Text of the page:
BERKELEY (CBS SF) – Using new technology, East Bay Regional Park District police released a composite sketch Thursday of a person of interest in the murder of 32-year-old Maria Jane Weidhofer in Tilden Regional Park in the East Bay hills nearly 27 years ago.

Weidhofer, 32, a native of Claremont in Los Angeles County who graduated from University of California at Davis with honors in studio art and worked for a macrobiotic bakery in Emeryville, was killed on the morning of Nov. 15, 1990, during one of her regular jogs on the Nimitz Way Trail.

The trail is adjacent to the scenic Inspiration Way parking lot and is a site popular with runners, walkers and bicyclists.

A pathologist determined that Weidhofer died from strangulation and that she had been sexually assaulted, according to authorities.

East Bay parks police said her body was found along the trail about one mile north of Inspiration Point.

Composite sketch of a person of interest in the murder of Maria Jane Weidhofer at Tilden Park on November 15, 1990. On the left, what the person would look like in his 20s, the sketch on the right is age progressed to 55 years old. (East Bay Parks Police)

Composite sketch of a person of interest in the murder of Maria Jane Weidhofer at Tilden Park on November 15, 1990. On the left, what the person would look like in his 20s, the sketch on the right is age progressed to 55 years old. (East Bay Parks Police)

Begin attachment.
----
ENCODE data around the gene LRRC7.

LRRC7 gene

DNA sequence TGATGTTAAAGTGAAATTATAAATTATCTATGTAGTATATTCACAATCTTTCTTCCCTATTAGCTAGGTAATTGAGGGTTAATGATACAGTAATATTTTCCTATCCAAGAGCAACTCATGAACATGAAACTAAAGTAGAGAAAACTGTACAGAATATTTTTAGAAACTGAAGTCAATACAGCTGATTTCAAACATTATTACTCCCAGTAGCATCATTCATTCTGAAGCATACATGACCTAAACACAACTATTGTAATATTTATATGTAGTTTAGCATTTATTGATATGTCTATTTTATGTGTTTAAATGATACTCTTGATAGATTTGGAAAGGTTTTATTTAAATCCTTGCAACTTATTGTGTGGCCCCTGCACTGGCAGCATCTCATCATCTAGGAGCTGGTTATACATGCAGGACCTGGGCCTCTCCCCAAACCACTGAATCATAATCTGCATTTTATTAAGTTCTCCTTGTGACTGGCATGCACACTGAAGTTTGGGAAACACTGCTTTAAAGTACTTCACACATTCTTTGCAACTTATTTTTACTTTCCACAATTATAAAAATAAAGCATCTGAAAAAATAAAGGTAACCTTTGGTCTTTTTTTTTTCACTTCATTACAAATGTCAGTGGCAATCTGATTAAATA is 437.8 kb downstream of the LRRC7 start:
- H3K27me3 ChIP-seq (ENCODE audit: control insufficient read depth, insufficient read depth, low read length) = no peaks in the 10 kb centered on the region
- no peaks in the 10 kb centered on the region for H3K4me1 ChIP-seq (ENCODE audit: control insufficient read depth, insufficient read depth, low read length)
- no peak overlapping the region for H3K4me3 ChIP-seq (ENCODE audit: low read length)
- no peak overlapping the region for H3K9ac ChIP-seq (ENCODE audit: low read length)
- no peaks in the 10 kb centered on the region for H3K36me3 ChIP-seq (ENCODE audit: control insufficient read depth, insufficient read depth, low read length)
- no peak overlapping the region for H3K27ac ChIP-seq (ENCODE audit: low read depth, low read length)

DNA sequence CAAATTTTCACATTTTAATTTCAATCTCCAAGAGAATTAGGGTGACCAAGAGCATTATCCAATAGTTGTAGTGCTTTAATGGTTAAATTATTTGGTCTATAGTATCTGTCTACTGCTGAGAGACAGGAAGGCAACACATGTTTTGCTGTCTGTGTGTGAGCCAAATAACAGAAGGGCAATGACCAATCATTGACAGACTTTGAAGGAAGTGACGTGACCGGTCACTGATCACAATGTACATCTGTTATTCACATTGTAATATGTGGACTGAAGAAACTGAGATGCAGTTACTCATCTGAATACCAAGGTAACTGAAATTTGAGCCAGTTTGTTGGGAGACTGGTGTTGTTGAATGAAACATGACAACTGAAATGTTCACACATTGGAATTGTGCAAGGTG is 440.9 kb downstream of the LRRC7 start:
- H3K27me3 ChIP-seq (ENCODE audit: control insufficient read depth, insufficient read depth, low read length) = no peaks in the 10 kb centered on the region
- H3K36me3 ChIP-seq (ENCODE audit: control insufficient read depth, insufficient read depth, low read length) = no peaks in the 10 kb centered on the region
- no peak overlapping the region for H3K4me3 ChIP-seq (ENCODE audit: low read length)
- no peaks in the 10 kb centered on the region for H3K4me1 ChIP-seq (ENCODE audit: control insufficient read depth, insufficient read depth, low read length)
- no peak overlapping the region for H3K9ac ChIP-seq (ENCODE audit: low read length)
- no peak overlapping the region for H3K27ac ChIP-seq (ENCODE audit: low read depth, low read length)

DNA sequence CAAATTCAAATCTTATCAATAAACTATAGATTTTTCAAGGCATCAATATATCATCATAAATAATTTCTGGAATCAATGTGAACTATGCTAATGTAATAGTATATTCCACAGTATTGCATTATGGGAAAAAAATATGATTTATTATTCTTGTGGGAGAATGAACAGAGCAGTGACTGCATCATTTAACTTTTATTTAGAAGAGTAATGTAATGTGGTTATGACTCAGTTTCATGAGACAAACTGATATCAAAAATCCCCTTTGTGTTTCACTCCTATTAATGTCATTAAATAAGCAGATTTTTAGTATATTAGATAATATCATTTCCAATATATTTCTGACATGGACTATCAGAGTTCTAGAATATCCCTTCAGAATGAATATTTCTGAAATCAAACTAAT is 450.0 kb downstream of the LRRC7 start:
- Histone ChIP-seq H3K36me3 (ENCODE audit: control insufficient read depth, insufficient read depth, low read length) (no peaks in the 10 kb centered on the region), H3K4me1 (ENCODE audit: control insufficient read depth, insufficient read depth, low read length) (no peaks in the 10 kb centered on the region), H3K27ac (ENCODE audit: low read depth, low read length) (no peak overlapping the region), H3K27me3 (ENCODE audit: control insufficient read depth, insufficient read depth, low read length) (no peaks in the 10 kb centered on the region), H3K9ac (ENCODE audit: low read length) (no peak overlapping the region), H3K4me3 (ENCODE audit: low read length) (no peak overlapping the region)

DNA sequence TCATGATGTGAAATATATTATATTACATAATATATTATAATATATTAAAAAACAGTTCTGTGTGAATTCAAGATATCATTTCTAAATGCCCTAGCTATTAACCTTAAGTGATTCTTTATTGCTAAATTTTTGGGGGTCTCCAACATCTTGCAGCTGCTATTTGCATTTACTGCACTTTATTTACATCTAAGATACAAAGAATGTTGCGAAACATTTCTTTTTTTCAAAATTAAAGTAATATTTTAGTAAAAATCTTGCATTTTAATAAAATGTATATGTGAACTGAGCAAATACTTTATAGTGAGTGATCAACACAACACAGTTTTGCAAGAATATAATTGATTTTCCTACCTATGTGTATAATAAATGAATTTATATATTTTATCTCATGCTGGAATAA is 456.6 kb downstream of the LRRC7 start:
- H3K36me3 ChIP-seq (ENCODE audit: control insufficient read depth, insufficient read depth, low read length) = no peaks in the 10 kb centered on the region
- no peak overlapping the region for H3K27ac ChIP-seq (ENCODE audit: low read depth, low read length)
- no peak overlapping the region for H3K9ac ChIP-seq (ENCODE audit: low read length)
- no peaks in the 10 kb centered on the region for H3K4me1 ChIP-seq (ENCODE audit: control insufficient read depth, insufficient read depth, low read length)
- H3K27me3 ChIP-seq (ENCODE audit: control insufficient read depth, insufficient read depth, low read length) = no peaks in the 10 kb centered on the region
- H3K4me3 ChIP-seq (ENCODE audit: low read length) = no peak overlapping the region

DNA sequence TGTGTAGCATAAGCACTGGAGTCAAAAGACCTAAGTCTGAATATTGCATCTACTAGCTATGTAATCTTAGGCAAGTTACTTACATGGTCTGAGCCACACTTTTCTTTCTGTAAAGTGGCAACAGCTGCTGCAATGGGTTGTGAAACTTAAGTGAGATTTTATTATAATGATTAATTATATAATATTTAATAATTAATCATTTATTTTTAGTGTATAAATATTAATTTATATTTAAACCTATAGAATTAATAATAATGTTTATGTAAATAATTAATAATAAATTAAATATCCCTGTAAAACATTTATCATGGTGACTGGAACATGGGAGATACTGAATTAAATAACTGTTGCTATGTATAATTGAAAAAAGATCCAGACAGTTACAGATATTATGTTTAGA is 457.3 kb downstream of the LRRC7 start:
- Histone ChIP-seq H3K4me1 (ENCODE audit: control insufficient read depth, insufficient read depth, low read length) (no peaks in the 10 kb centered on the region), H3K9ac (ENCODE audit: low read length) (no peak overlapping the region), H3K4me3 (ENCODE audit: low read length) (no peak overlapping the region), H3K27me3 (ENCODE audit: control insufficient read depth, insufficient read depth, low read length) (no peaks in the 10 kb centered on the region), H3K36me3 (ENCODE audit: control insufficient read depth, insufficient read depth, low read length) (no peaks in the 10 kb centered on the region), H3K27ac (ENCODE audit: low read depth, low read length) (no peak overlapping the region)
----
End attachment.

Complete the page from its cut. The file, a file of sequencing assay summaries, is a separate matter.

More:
Police said their investigation disclosed that the suspect had lain in wait on a bench near the entrance to the trail.

Witnesses described a suspicious man who was “Italian” or European in appearance who was about 25 to 30 years old and had a slender build with broad shoulders, short dark hair that was neatly-groomed, and a moustache, police said.

Although DNA was collected at the murder scene, it has yet to result in a match in the FBI’s DNA database, according to police.

In the many years since Weidhofer was killed, investigators have been able to eliminate potential persons of interest from further inquiry but have been unable to determine a prime suspect, police said.

They recently sought the services of Parabon NanoLabs, a DNA technology company in Virginia that specializes in DNA phenotyping, which is the process of predicting physical appearance and ancestry from unidentified DNA evidence.

Police said law enforcement agencies use the company’s “Snapshot DNA Phenotyping Service” to narrow suspect lists and generate leads in criminal investigations.

The Snapshot service produced trait predictions for an “associated person of interest” in Weidhofer’s murder that made individual predictions for the suspect’s ancestry, eye color, hair color, skin color, freckling and face shape, according to police.

By combining those attributes of appearance, a Snapshot composite was produced depicting what the person of interest may have looked like at 25 years old and with an average body-mass index of 22. Those default values were used because age and BMI cannot be determined from DNA, police said.

Police said important to note that Snapshot composites are scientific approximations of appearance based on DNA, and are not likely to be exact replicas of a person’s appearance.

Environmental factors such as smoking, drinking, diet, and others such as facial hair, hairstyle and scars can’t be predicted by DNA analysis and may cause further variation between the subject’s predicted and actual appearances, according to police.

© Copyright 2017 by CBS San Francisco and Bay City News Service. All rights reserved. This material may not be published, broadcast, rewritten or redistributed.

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